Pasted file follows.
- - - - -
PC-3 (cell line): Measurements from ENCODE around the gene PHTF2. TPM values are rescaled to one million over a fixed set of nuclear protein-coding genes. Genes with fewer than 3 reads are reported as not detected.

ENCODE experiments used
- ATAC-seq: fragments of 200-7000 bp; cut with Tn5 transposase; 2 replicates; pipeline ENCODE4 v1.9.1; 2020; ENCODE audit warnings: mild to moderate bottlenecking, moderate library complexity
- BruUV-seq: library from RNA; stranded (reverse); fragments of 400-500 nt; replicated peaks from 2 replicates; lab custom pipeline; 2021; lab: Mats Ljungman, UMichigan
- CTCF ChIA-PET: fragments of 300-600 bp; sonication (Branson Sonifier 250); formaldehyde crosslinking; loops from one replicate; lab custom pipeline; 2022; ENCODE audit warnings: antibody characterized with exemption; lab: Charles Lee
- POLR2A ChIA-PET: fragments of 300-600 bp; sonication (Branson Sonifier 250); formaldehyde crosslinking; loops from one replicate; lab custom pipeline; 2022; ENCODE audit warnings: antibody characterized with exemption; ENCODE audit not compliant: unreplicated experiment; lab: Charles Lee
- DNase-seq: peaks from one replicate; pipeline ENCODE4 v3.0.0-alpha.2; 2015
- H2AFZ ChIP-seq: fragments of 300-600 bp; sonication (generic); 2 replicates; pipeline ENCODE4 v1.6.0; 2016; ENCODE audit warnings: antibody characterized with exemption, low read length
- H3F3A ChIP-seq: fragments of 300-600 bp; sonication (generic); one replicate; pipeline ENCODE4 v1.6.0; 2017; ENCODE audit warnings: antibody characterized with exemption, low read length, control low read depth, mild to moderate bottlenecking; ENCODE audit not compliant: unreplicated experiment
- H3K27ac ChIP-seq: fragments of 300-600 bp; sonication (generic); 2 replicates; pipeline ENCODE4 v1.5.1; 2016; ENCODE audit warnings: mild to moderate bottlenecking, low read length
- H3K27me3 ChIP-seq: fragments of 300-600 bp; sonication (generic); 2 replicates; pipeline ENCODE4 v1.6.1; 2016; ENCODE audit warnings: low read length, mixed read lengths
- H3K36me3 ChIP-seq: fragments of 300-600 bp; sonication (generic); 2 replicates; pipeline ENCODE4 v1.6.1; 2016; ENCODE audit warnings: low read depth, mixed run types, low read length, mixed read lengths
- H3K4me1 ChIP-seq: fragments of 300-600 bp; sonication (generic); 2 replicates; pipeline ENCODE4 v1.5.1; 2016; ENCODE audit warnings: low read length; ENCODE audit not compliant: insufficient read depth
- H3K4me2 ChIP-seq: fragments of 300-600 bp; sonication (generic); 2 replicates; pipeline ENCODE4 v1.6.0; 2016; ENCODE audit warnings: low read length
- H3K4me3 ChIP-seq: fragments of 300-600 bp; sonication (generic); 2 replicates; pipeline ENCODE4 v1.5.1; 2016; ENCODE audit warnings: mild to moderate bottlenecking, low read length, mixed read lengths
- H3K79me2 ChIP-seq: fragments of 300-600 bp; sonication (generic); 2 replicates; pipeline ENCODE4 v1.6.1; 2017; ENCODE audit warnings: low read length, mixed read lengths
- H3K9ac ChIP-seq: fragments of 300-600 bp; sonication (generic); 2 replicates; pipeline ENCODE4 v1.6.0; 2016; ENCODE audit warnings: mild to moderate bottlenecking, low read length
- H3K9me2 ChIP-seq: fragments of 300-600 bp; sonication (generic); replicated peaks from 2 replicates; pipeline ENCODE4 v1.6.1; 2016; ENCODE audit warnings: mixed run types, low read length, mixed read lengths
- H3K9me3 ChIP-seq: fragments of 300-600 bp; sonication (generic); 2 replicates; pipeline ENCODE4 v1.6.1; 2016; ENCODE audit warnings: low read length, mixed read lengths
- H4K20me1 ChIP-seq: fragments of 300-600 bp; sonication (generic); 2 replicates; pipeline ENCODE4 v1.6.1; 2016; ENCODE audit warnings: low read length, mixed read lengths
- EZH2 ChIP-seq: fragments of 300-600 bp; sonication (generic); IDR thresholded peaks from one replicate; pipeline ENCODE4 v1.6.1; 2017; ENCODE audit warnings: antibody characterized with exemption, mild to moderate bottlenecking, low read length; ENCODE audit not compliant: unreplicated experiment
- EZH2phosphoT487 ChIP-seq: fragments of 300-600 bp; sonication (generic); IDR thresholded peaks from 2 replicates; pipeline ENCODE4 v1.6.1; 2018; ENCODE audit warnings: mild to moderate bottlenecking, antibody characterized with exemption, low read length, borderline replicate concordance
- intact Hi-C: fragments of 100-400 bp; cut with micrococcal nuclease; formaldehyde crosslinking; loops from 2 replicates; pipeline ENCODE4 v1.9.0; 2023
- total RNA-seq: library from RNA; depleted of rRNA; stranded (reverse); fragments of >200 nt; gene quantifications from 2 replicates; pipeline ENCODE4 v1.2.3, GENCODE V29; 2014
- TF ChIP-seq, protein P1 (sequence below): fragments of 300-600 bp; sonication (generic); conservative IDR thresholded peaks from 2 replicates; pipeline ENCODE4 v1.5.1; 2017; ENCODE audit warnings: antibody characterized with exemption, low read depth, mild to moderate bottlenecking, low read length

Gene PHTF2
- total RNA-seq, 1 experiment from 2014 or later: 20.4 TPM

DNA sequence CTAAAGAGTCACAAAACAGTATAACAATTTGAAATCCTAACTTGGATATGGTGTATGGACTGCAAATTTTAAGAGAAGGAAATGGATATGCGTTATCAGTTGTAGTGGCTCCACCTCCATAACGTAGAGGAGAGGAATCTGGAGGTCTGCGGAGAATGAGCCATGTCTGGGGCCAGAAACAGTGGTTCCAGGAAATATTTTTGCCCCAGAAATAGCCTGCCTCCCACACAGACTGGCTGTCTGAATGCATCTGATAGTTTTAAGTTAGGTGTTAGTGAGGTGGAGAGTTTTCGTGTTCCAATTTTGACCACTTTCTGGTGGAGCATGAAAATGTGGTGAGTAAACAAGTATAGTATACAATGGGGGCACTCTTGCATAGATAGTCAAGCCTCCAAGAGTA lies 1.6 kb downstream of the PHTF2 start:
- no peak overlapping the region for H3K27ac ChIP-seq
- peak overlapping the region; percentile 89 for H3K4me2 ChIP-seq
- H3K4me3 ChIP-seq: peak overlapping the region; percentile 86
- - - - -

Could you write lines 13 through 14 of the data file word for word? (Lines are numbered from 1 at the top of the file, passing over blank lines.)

- H3K4me1 ChIP-seq: fragments of 300-600 bp; sonication (generic); 2 replicates; pipeline ENCODE4 v1.5.1; 2016; ENCODE audit warnings: low read length; ENCODE audit not compliant: insufficient read depth
- H3K4me2 ChIP-seq: fragments of 300-600 bp; sonication (generic); 2 replicates; pipeline ENCODE4 v1.6.0; 2016; ENCODE audit warnings: low read length